Toxic Love: Seven Anti-Earth Day Songs

Theodore Roosevelt National Park
Theodore Roosevelt National Park
Photo by the National Park Service

Today is Earth Day, and your newsfeed is inundated with calls to protect the environment and uplifting memes involving trees. And if you live in Texas, you need to stop that. Stop it right now.

Clearly we are not the good guys, okay? We're drilling so hard it causes earthquakes; we elected to the office of governor a man who did all he could as attorney general to make sure there were fewer ways to find out if you lived near a hazardous chemical manufacturer; and, even though we're a wind power-generating powerhouse, plenty of folks in the legislature are trying hard to undo that.

In short, Texans are basically like that episode of Captain Planet, when all the villains made rings and summoned the evil Captain Pollution. Let's just embrace it, okay. Come on and screw Earth Day with these seven pro-pollution songs to jam by.

TIM CURRY, "Toxic Love" There are two kinds of people in the world; those who remember Ferngully and love it, and people with gaping holes where their souls should be. The eco-friendly flick starred Tim Curry as the villain, who busts out this incredible love song. It's all lounge and sax and glory, truly one of Curry's most underrated musical moments.

DEAD KENNEDYS, "Cesspools in Eden" The genius of the Dead Kennedys was that they wrote songs about terrible things but played and sang them in such a way that it sounded like they were gleefully thankful for them. "Holiday in Cambodia" isn't a sad song, it's a ridiculously happy one. No one pulls off that level of musical satire anymore. "Cesspools in Eden," from 1986's Bedtime for Democracy, pulls the same thing.

TOXIC CRUSADERS, "Theme Song" You'll notice I use a lot of cartoons to talk about being anti-Earth Day, and that's because you have to be a childish idiot to act the way we do. If you happen to remember the short-lived Saturday morning cartoon spinoff of the famous Troma creation The Toxic Avenger, you might be wondering why I chose the rockin' tune from the show by Dennis C. Brown and Chuck Lorre (Who, no bull, also did the theme song for Barnyard Commandos!). Sure, the show is supposed to be about mutated superheroes stopping pollution, but just listen to the lyrics. Every single one of them is actually as excited for life in a polluted dystopia as it could possibly be!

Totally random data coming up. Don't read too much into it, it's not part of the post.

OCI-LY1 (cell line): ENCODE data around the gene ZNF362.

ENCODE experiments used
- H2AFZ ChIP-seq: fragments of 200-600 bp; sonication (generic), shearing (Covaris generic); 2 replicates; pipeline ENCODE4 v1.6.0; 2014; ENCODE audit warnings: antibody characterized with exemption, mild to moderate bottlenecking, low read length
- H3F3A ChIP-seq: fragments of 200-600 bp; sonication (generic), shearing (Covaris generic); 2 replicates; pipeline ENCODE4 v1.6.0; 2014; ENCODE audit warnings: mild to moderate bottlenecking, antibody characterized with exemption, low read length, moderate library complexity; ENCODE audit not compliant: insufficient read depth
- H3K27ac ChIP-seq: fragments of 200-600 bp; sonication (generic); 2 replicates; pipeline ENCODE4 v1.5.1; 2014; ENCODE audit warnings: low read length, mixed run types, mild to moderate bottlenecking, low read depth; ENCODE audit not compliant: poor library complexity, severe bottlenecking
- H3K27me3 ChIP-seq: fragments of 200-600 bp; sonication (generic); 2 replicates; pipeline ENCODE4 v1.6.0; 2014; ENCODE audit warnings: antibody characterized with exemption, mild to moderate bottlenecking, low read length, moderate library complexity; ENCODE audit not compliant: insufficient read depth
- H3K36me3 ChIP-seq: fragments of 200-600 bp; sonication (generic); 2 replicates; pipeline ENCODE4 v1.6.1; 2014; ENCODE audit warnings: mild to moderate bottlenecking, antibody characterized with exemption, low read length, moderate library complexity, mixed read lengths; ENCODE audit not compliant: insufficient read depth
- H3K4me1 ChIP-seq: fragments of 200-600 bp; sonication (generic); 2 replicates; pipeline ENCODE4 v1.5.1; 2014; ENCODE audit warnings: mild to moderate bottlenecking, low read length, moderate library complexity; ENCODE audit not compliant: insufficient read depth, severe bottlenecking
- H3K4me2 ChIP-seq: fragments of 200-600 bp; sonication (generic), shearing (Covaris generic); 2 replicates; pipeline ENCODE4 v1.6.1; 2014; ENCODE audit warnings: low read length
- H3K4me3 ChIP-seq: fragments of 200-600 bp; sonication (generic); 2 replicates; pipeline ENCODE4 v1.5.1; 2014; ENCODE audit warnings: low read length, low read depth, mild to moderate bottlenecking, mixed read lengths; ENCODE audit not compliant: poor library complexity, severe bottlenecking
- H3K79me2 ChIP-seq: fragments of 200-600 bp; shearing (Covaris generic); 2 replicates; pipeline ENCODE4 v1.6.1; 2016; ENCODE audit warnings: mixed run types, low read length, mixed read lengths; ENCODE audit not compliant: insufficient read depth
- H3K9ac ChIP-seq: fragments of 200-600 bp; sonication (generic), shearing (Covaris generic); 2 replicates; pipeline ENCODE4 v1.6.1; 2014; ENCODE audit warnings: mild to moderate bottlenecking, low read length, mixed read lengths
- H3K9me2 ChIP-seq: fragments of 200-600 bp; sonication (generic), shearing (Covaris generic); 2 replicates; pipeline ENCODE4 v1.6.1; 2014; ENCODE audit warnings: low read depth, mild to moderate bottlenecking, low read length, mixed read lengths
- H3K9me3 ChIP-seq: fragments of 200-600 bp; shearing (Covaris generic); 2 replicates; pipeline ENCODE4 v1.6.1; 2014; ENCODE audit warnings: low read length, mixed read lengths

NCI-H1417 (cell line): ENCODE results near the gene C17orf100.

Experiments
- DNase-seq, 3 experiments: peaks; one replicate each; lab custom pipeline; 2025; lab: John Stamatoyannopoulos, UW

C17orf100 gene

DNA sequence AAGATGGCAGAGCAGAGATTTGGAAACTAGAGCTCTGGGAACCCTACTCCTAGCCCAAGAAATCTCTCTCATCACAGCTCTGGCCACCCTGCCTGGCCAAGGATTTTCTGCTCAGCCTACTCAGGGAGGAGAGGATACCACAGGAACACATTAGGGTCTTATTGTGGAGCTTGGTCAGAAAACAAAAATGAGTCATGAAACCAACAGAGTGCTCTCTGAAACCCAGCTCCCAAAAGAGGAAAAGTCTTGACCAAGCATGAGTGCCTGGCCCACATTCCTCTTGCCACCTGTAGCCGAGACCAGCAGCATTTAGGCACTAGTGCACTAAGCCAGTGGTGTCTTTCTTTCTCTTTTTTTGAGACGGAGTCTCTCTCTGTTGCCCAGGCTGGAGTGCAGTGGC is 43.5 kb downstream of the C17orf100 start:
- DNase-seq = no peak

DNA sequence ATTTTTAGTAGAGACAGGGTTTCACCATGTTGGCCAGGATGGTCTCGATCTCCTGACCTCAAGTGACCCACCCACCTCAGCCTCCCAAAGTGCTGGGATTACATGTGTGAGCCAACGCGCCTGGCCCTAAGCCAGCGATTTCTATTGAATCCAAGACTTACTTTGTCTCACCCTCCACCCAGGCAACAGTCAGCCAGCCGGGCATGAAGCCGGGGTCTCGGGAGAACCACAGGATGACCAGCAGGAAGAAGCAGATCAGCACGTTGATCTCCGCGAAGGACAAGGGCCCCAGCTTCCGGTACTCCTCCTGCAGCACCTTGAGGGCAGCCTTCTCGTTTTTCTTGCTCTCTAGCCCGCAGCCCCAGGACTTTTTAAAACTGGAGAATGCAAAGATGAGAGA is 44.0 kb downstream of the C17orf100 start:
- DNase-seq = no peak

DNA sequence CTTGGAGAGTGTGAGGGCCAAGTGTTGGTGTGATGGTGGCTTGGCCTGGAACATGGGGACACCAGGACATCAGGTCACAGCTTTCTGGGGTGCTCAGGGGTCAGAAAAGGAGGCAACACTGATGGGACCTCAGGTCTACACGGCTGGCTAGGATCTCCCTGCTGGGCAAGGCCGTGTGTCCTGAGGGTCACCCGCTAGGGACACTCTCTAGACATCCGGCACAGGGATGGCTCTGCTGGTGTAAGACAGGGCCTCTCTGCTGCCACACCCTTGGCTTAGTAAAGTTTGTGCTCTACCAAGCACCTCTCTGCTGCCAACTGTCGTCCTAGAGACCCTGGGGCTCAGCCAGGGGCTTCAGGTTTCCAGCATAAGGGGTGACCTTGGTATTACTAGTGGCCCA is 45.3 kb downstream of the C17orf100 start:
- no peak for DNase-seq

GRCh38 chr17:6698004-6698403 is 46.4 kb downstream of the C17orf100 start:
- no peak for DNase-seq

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TALKING HEADS, "(Nothing But) Flowers)" I don't know what it is about final albums from '80s powerhouses that makes them want to jump on the anti-ecology train (Bedtime for Democracy was also the last Dead Kennedys album), but that sure seems to be the case. You can take "(Nothing But) Flowers" as a kind of anti-hippie tune that sadly laments the loss of human progress after everything reverts to an Eden-like natural world.

It is, I suspect, one of the reasons things be like they do be. What's nature's majesty without Wi-Fi?

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THE LORAX, "How Bad Can I Be?" In general, the CGI version of The Lorax is not as well-regarded as the one for Horton Hears a Who, but it's a big hit in my house at least. Ed Helms kills it as the Once-ler, and hearing him bust out this ode to empire-building was particularly fun to listen to in 2012 when I could pretend it was the song Mitt Romney was secretly psyching himself up to in the morning.

VNV Nation, "Carbon" I guess that you could take this tune to be pro-Earth Day. Obstinately it's about how we burn everything for light, but also how that will kill us and leave us in the dark with no one to see it. Yeah, you could take it that way, but the problem is that that sentiment expressed with the lyrical skill of Ronan Harris makes it sound, well, metal as hell. You kind of start to root for the fire after the first line.

RUSH, "Red Barchetta" Let's leave it with Rush's 1981 track from Moving Pictures. Inspired by Richard Foster's short story "A Nice Morning Drive," it follows a man who inherits a forbidden sports car from his uncle. Such gas-guzzling monstrosities are forbidden after the Motor Law that gives birth to cleaner machines, but the song's undeterred protagonist secretly drives it by night in defiance of the law. No better anti-Earth Day song exists or better sums up why we have the holiday in the first place: Because what we want is apparently way more important that a silly planet.

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